ISLAMABAD (AP) — A fresh round of talks between the United States (US) and the Taleban is to begin in Qatar yesterday, just days after US Secretary of State Mike Pompeo said Washington is hoping for an Afghan peace agreement before September 1.
Spokesman for the Taleban’s political office in Doha Suhail Shaheen told The Associated Press that the Taleban’s negotiating team was set to open talks with US peace envoy Zalmay Khalilzad.
He has been in the region for several weeks meeting a legion of regional and Afghan officials, including Afghan President Ashraf Ghani.
Khalilzad has been relentless in his pursuit of an intra-Afghan dialogue after an earlier planned meeting between the government and the Taleban in Doha was scuttled when both sides disagreed on participants.
As in previous rounds of talks between Khalilzad and the Taleban, the focus will be on the withdrawal of US troops and Taleban guarantees to prevent Afghanistan from again hosting militants who can stage global attacks.
Still, both Khalilzad and Pompeo have said that agreements with the Taleban will come hand in hand with agreements on an intra-Afghan dialogue and a permanent cease fire.
Until now the Taleban have refused to meet directly with Ghani’s government but have held several rounds of talks with a collection of Afghan personalities from Kabul, including former President Hamid Karzai, several prominent opposition leaders and government peace council members.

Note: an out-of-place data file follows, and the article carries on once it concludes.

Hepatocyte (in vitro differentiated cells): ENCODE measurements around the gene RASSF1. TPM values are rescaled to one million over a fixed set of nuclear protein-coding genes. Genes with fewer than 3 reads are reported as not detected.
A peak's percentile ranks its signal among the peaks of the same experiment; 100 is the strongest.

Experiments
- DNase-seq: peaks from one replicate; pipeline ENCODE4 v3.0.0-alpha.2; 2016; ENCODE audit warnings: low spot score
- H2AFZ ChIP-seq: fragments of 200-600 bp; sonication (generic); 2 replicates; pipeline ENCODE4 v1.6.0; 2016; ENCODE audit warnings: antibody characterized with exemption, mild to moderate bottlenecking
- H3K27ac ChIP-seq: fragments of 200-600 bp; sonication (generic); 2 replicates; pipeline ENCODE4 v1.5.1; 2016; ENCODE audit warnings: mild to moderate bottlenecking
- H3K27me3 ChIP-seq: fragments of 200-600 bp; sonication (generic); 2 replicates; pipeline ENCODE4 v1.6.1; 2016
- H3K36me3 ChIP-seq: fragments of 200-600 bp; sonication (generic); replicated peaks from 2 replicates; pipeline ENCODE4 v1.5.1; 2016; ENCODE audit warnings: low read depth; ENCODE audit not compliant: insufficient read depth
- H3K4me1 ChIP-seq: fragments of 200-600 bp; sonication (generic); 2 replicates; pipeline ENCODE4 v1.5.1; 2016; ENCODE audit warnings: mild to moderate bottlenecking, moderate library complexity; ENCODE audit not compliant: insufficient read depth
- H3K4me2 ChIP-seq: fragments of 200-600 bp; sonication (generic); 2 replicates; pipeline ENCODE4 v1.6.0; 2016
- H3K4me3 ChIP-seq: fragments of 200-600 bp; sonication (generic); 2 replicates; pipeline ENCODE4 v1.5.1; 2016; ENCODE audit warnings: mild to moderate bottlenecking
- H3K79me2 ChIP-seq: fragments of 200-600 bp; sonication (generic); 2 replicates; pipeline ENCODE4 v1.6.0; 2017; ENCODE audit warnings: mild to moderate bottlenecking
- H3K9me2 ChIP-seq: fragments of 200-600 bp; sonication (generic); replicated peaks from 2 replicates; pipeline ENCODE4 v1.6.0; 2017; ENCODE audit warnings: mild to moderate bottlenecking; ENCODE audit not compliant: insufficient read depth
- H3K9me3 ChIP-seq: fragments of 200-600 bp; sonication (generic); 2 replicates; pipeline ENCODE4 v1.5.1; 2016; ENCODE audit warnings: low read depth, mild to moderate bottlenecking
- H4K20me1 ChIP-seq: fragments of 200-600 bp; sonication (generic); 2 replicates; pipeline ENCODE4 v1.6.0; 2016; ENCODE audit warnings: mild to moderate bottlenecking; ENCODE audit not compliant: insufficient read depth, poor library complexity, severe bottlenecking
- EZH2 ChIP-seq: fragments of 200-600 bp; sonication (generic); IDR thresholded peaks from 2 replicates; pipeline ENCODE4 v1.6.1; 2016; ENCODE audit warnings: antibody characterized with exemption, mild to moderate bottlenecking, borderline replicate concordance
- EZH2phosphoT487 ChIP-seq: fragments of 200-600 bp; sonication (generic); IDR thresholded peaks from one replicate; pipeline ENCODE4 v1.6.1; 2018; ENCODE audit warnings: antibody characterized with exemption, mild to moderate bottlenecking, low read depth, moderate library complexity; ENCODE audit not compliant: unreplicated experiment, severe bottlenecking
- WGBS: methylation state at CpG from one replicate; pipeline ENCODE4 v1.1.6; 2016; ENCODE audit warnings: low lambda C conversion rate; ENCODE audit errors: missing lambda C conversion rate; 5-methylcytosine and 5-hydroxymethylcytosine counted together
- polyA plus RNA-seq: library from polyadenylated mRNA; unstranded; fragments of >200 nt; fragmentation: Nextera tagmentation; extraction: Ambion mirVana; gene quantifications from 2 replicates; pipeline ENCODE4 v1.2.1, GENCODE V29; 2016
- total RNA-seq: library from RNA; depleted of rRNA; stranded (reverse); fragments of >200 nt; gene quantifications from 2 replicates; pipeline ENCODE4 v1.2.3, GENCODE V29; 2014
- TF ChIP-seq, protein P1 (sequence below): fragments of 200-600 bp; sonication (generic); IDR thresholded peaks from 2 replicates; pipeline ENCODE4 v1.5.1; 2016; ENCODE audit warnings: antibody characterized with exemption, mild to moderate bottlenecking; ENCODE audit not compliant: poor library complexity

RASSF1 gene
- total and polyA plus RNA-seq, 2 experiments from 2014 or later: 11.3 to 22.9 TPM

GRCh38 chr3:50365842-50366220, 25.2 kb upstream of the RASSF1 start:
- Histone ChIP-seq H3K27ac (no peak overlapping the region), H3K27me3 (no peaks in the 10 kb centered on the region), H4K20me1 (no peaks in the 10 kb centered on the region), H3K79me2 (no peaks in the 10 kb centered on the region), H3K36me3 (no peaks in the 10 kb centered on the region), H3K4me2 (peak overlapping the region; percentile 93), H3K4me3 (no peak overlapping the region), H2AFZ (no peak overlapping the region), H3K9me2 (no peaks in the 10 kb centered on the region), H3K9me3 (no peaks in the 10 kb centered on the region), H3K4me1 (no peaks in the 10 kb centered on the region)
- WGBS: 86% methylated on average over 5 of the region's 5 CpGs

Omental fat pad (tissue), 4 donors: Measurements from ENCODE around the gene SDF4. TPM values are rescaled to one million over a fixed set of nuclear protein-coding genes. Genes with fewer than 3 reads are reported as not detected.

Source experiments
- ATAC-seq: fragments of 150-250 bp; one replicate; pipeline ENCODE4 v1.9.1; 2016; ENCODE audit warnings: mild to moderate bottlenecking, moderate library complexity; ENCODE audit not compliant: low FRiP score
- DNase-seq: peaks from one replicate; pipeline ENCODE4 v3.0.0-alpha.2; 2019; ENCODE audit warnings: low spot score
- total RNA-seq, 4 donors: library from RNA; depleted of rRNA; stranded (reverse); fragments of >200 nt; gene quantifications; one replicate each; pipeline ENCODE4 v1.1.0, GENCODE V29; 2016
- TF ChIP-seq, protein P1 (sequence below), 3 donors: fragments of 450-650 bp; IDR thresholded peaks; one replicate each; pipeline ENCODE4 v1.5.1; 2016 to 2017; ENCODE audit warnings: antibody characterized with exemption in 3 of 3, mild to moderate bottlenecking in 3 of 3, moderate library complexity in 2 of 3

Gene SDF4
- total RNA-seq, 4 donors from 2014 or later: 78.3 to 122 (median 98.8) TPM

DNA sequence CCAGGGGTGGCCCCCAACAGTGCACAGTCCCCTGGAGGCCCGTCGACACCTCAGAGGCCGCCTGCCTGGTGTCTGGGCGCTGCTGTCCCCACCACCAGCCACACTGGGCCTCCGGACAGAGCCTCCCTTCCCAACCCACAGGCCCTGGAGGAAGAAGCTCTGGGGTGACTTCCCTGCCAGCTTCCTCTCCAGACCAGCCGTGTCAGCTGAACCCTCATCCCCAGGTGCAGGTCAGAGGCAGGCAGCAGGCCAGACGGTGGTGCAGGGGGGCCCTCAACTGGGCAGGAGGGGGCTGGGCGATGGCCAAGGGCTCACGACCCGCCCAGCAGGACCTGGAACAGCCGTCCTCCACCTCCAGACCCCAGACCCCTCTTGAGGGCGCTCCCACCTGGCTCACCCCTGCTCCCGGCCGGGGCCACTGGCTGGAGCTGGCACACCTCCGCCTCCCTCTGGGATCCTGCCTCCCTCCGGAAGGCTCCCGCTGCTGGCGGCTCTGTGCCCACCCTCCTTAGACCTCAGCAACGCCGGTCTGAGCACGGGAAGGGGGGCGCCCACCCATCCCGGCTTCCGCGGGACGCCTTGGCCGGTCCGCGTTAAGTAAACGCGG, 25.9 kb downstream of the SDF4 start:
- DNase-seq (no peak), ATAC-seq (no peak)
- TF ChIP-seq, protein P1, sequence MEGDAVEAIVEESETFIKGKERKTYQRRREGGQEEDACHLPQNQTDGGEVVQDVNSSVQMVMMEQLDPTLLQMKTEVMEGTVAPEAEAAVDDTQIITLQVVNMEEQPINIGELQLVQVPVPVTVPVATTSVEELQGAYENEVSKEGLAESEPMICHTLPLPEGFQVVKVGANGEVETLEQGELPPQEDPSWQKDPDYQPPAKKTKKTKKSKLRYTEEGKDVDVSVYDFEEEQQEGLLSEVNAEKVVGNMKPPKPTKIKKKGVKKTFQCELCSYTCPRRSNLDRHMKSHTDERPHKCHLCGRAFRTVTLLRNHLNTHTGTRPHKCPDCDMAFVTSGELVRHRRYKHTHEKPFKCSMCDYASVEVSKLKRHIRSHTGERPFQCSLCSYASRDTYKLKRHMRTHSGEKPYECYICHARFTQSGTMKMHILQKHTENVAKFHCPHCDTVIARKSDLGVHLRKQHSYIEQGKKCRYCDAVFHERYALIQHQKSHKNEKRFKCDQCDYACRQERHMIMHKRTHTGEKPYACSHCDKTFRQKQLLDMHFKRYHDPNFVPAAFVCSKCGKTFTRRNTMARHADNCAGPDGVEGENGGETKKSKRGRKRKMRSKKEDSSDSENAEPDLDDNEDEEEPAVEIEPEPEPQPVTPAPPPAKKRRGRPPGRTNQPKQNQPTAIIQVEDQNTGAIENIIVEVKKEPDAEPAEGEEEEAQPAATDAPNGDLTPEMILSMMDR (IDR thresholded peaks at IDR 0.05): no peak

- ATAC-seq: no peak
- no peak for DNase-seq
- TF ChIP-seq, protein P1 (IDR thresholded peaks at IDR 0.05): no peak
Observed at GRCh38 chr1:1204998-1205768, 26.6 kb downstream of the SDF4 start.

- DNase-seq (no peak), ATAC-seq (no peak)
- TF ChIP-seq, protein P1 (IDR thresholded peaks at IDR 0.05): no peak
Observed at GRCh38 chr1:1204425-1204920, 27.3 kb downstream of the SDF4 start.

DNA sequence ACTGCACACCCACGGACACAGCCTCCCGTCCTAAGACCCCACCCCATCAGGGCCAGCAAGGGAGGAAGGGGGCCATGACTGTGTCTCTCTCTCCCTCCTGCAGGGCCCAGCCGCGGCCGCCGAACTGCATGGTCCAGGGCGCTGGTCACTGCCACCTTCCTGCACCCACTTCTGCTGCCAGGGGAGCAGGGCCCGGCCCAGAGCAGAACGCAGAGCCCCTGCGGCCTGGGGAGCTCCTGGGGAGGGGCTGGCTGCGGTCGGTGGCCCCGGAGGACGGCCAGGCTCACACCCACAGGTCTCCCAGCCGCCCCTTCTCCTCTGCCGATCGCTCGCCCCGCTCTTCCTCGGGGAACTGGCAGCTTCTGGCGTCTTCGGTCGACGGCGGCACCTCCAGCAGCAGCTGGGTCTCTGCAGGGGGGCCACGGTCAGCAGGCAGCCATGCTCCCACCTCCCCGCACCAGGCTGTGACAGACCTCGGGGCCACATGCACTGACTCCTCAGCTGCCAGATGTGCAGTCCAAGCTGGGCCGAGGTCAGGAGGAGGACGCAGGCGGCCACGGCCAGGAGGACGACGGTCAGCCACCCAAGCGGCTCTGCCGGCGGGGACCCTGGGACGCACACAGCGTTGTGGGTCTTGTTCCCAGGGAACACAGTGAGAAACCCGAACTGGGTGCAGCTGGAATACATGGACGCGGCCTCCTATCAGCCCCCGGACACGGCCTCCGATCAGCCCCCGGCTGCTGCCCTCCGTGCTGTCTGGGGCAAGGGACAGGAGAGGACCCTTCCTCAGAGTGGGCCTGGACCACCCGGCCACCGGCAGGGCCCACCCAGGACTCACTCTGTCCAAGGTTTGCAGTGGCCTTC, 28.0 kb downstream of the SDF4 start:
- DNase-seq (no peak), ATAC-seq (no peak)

Both those meetings were held in Moscow earlier this year. The Taleban say they will meet with government officials but as ordinary Afghans and not representatives of the government at least not until an agreement with the US is finalised, saying the US is the final arbiter on the Taleban’s biggest issue of troop withdrawal.
The Taleban have also refused a cease-fire. Taleban officials who have spoken to the AP on condition they not be identified because they are not authorised to speak to the media, say they will not agree to a cease-fire until troop withdrawal is in place because returning Taleban to the battlefield with the same momentum of today if the US reneges on its promises could be difficult.
After nearly 18 years and billions of dollars in the protracted war that began in 2001 to unseat the Taleban and hunt down al-Qaeda leader Osama bin Laden and his followers who carried out the September 11, 2001 attacks in the US, the Taleban control or contest roughly half of Afghan territory.
The latest round of talks comes amid heightened expectations that followed Pompeo’s optimistic time frame for a pact to end Afghanistan’s nearly 18-year war and America’s longest-running military engagement.